For a long time, I was torn between two worlds. One part of me thought I should be a thin, kale-eating health coach, while the other half knew what I really wanted was to become totally sane around food, and actually learn to love my body. I needed to start redefining my definition of what healthy was, and I needed to start accepting that I might never be a Size 2.
This was not an easy thing to accept. I knew it was necessary, but I still had one foot in the dieting world. A part of me still believed that a cure-all diet was out there. That if I just sucked it up for long enough, I, too, could be thin, with a body I'd love because it was thin.
But that never happened.
It never happened because it couldn’t. Every time, my emotions and physiological needs would outweigh my “willpower.” I'd crash and burn each and every time, more discouraged, more frustrated, and fatter than ever.
I’m just starting to figure things out. I am slowly peeling my lead foot out of the dieting world, and it's one of the scariest things I’ve ever done. I may never weigh less than I do right now. I may never have a flat stomach. My thighs could actually get bigger than they are now. To tell you that this doesn’t terrify me would be a lie. It does. But to be honest, it doesn’t scare me as much as other things do.
I have setbacks as a normal person would. Some days are harder than others, but these days of struggle are becoming rarer. I’ve been having days where food feels “easy.” There are days where I look in the mirror and actually feel pretty. I have days when I feel totally free from food. And yes, there are still battles.
Some days I don’t trust my body not to go on a diet tomorrow. I still don’t always trust that the food I’m eating won’t be off-limits next week, and that's when I take a step back. I get caught when the thoughts of wanting to be thin creep in to my mind. But to be honest, I don’t actually think these moments are a failure, I think they are hurdles that I am working to overcome and as I overcome them, they stay away longer and longer each time.
My point is; it's nearly impossible to tackle both losing weight and developing sanity around food at the same time. You can't develop positive body image while wishing the body you have were different. You need to pick a side and stand your ground in that decision. Own it. It may not be the popular decision, or the socially acceptable decision, but it's your body, and your choice to make.
If you're currently struggling with this, here are some tips to get you headed in the direction of living your life and loving your body:
1. Stop tracking your food.
I tracked calories, points, and kept food journals for over 10 years of my life. While stopping was difficult, it actually helped me to stop thinking about food all the time. It helped to create a more instinctual relationship with food and my body.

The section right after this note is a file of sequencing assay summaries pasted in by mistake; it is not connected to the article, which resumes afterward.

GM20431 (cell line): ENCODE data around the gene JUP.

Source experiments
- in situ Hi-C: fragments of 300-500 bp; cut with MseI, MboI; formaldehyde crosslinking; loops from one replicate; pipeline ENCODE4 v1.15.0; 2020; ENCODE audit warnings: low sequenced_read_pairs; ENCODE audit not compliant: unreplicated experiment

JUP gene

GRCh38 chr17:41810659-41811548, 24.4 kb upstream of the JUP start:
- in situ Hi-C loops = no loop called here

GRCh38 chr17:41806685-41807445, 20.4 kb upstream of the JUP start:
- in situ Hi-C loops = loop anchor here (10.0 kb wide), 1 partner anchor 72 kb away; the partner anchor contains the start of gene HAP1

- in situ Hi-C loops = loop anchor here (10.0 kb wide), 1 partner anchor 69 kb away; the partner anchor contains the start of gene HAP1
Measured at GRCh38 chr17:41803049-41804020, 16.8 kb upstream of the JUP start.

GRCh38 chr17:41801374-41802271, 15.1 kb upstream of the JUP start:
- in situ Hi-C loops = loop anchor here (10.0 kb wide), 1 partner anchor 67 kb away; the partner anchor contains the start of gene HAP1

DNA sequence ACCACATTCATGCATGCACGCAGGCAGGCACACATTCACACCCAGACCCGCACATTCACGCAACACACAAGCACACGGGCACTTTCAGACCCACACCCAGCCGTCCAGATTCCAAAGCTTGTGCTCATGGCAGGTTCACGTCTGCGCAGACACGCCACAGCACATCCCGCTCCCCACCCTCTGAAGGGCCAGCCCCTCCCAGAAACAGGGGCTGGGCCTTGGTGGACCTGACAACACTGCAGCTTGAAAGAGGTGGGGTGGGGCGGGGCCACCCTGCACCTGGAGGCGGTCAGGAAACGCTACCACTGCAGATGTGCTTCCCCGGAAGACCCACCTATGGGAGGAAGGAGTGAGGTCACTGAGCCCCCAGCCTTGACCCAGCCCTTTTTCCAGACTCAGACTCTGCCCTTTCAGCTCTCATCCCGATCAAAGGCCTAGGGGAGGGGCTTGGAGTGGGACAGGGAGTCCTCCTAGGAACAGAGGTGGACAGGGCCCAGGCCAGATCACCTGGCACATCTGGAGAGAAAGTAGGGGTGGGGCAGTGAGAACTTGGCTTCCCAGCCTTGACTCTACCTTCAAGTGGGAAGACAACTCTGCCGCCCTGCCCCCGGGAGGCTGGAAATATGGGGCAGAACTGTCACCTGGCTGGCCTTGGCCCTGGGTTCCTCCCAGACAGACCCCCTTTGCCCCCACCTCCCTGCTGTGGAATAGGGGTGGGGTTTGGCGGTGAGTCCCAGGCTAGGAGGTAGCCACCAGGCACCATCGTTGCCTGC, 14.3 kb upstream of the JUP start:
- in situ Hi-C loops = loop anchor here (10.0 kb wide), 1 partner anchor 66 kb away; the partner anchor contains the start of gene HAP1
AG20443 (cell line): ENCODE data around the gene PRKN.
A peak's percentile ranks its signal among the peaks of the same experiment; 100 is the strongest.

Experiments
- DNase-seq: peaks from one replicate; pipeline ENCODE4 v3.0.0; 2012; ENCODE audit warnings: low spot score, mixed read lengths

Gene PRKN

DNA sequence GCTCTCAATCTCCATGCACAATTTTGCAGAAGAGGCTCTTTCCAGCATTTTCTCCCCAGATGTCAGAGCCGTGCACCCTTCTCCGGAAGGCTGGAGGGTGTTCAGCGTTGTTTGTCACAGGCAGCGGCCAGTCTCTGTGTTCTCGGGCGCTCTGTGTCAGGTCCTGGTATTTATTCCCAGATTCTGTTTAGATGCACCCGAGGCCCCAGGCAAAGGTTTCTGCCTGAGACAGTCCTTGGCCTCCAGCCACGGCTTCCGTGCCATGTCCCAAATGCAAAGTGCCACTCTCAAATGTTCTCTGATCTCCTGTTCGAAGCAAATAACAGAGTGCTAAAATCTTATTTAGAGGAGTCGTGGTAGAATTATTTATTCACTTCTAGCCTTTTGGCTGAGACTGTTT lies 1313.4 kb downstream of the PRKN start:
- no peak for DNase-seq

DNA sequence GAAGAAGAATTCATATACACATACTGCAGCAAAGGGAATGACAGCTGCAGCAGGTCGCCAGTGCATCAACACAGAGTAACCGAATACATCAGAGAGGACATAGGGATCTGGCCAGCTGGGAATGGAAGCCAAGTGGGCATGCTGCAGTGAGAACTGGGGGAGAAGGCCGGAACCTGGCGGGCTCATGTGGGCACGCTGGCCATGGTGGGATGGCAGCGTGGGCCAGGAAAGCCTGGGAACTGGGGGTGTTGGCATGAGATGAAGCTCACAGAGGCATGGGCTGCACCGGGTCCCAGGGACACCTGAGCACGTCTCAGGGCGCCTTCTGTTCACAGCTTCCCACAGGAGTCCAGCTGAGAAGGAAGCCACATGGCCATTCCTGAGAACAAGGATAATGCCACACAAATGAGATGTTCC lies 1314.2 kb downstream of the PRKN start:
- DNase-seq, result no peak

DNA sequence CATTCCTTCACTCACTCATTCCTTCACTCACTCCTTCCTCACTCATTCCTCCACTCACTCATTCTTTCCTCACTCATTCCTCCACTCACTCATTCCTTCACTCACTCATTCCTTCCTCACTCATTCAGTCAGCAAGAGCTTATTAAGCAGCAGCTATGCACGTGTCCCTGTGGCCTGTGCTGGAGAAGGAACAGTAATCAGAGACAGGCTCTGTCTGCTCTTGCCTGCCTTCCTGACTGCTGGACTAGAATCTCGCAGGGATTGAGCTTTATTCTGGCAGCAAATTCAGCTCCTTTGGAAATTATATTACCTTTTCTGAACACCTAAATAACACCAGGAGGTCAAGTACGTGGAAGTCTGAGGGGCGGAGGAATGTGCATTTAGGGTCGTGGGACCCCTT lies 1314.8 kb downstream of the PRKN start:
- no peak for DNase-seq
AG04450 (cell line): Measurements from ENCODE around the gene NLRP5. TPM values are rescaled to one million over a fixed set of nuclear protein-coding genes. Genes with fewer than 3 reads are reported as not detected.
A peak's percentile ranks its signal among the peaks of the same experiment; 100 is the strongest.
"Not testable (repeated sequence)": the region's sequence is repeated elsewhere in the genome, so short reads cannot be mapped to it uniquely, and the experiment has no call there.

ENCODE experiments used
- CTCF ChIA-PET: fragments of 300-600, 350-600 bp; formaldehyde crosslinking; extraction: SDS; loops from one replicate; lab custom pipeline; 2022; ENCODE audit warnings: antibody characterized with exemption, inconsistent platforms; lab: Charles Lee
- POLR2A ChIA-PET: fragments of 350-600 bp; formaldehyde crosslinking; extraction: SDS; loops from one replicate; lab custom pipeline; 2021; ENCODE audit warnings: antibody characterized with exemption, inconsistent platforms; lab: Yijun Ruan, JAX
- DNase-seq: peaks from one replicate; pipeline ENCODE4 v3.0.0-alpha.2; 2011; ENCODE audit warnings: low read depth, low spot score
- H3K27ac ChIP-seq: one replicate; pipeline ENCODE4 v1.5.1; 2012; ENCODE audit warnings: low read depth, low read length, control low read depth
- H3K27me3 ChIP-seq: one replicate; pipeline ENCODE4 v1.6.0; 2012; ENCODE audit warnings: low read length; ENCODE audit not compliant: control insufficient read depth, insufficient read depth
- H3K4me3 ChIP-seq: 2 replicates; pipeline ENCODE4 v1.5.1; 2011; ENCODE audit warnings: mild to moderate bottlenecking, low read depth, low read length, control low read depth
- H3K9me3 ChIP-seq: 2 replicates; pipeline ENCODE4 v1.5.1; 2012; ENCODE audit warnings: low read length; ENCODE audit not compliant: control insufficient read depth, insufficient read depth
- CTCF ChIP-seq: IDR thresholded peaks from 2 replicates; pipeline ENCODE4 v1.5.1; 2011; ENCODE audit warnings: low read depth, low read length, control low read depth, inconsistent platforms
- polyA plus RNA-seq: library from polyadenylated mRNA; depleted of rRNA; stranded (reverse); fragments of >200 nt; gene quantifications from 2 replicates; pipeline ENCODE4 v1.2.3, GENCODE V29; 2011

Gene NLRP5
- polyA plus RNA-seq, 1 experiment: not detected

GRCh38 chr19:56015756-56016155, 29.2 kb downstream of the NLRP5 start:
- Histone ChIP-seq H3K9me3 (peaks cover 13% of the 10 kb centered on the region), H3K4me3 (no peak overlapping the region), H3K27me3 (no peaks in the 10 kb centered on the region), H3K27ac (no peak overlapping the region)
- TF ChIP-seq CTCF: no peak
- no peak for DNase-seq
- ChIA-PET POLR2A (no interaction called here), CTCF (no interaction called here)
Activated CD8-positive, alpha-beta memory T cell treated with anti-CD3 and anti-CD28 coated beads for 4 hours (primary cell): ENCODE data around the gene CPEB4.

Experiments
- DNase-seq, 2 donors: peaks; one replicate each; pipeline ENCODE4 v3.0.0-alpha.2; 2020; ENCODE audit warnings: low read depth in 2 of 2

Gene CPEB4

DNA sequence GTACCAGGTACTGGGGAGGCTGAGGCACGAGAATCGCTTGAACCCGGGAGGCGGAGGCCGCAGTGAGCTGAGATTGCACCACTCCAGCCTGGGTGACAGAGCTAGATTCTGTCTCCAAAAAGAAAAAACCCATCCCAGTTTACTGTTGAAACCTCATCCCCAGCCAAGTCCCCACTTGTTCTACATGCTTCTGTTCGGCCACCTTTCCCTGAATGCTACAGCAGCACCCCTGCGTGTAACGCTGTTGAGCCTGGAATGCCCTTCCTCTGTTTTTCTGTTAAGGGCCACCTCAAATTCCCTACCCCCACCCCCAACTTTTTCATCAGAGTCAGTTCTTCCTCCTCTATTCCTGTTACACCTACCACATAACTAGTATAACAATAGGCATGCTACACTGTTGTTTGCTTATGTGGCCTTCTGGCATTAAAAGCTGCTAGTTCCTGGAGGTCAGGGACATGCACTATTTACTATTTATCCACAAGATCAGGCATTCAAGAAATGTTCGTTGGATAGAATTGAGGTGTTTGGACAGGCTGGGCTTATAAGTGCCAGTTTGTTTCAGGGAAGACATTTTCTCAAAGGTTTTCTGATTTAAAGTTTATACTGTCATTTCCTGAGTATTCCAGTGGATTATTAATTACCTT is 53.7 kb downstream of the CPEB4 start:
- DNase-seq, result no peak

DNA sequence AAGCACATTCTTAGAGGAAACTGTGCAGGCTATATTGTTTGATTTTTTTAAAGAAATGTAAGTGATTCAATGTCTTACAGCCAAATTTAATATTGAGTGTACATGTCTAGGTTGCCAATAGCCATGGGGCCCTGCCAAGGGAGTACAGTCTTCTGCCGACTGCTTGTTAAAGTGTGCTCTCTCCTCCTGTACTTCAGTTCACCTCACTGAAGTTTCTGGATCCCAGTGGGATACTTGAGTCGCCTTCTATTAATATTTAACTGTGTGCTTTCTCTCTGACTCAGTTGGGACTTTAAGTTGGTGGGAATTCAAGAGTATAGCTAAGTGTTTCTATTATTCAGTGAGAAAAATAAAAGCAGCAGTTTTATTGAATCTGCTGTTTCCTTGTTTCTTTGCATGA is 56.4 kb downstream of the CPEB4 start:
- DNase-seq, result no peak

2. Start finding body role models who actually look like you.
As a former dancer, when I started CrossFit three years ago, I noticed that some of the most amazing women were not stick thin. I was faced daily with women who were my size and were amazing athletes and people. I started looking up to women who did not look like models and I quickly learned that a woman did not need to be super skinny to be beautiful, strong, healthy, or inspirational.
3. Make a list of all the amazing qualities about yourself.
We tend to focus on our flaws and rarely what we love about ourselves and this can make all the difference. When you break it down, the way we look has very little to do with who we are as people, yet all we think about is how we look. Make your list and hold onto it. When those “bad body” days come up, pull it out as a reminder of just how unique and wonderful you are.
4. Clean out your closet and go shopping.
This one may sound a bit silly, but it works. For years, I had a closet with clothes ranging from Size 0 to Size 10, and every time I caught a glance at those teeny tiny pants, my heart would drop. If it doesn’t fit you, toss it or donate it. I also lived out of sweatshirts and yoga pants for years because I refused to go up a size in clothes. When I finally bit the bullet and went shopping, I realized that I deserved to wear beautiful things that made me feel great, no matter my size. Now it’s your turn to do the same.
Want some more steps? Check out my 4-step guide to Ditching Diet Drama by heading here.
Now it’s your turn: what do you choose, your life, or a diet?